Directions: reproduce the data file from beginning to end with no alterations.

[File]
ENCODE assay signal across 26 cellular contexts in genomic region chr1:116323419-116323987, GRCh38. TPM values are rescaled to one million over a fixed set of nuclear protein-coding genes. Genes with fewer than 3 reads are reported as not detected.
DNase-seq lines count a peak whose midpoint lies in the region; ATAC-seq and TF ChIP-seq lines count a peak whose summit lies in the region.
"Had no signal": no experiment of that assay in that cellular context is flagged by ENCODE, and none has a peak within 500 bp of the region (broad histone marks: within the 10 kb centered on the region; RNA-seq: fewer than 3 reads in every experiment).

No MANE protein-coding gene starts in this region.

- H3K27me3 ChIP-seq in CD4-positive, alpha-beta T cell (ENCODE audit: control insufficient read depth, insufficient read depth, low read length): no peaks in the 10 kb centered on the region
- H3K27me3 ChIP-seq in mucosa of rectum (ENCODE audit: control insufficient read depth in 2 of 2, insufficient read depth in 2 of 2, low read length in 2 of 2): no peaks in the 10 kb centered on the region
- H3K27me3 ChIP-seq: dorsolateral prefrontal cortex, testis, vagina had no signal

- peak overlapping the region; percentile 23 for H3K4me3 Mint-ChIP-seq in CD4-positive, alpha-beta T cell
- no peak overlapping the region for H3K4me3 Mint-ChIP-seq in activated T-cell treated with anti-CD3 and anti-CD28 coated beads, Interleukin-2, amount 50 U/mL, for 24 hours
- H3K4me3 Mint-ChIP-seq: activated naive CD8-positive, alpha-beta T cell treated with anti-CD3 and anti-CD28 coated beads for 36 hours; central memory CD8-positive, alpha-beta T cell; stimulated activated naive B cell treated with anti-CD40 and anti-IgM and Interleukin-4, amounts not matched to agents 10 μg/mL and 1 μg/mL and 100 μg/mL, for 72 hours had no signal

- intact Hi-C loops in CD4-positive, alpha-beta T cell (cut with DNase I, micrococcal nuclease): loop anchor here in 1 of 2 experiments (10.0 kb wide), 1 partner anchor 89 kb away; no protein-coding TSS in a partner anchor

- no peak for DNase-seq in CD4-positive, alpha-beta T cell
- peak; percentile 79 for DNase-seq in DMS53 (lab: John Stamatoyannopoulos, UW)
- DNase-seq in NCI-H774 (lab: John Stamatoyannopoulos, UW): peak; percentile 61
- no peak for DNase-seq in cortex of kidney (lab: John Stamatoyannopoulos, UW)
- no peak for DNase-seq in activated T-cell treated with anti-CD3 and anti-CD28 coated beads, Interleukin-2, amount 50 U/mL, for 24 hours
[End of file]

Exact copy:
ENCODE assay signal across 26 cellular contexts in genomic region chr1:116323419-116323987, GRCh38. TPM values are rescaled to one million over a fixed set of nuclear protein-coding genes. Genes with fewer than 3 reads are reported as not detected.
DNase-seq lines count a peak whose midpoint lies in the region; ATAC-seq and TF ChIP-seq lines count a peak whose summit lies in the region.
"Had no signal": no experiment of that assay in that cellular context is flagged by ENCODE, and none has a peak within 500 bp of the region (broad histone marks: within the 10 kb centered on the region; RNA-seq: fewer than 3 reads in every experiment).

No MANE protein-coding gene starts in this region.

- H3K27me3 ChIP-seq in CD4-positive, alpha-beta T cell (ENCODE audit: control insufficient read depth, insufficient read depth, low read length): no peaks in the 10 kb centered on the region
- H3K27me3 ChIP-seq in mucosa of rectum (ENCODE audit: control insufficient read depth in 2 of 2, insufficient read depth in 2 of 2, low read length in 2 of 2): no peaks in the 10 kb centered on the region
- H3K27me3 ChIP-seq: dorsolateral prefrontal cortex, testis, vagina had no signal

- peak overlapping the region; percentile 23 for H3K4me3 Mint-ChIP-seq in CD4-positive, alpha-beta T cell
- no peak overlapping the region for H3K4me3 Mint-ChIP-seq in activated T-cell treated with anti-CD3 and anti-CD28 coated beads, Interleukin-2, amount 50 U/mL, for 24 hours
- H3K4me3 Mint-ChIP-seq: activated naive CD8-positive, alpha-beta T cell treated with anti-CD3 and anti-CD28 coated beads for 36 hours; central memory CD8-positive, alpha-beta T cell; stimulated activated naive B cell treated with anti-CD40 and anti-IgM and Interleukin-4, amounts not matched to agents 10 μg/mL and 1 μg/mL and 100 μg/mL, for 72 hours had no signal

- intact Hi-C loops in CD4-positive, alpha-beta T cell (cut with DNase I, micrococcal nuclease): loop anchor here in 1 of 2 experiments (10.0 kb wide), 1 partner anchor 89 kb away; no protein-coding TSS in a partner anchor

- no peak for DNase-seq in CD4-positive, alpha-beta T cell
- peak; percentile 79 for DNase-seq in DMS53 (lab: John Stamatoyannopoulos, UW)
- DNase-seq in NCI-H774 (lab: John Stamatoyannopoulos, UW): peak; percentile 61
- no peak for DNase-seq in cortex of kidney (lab: John Stamatoyannopoulos, UW)
- no peak for DNase-seq in activated T-cell treated with anti-CD3 and anti-CD28 coated beads, Interleukin-2, amount 50 U/mL, for 24 hours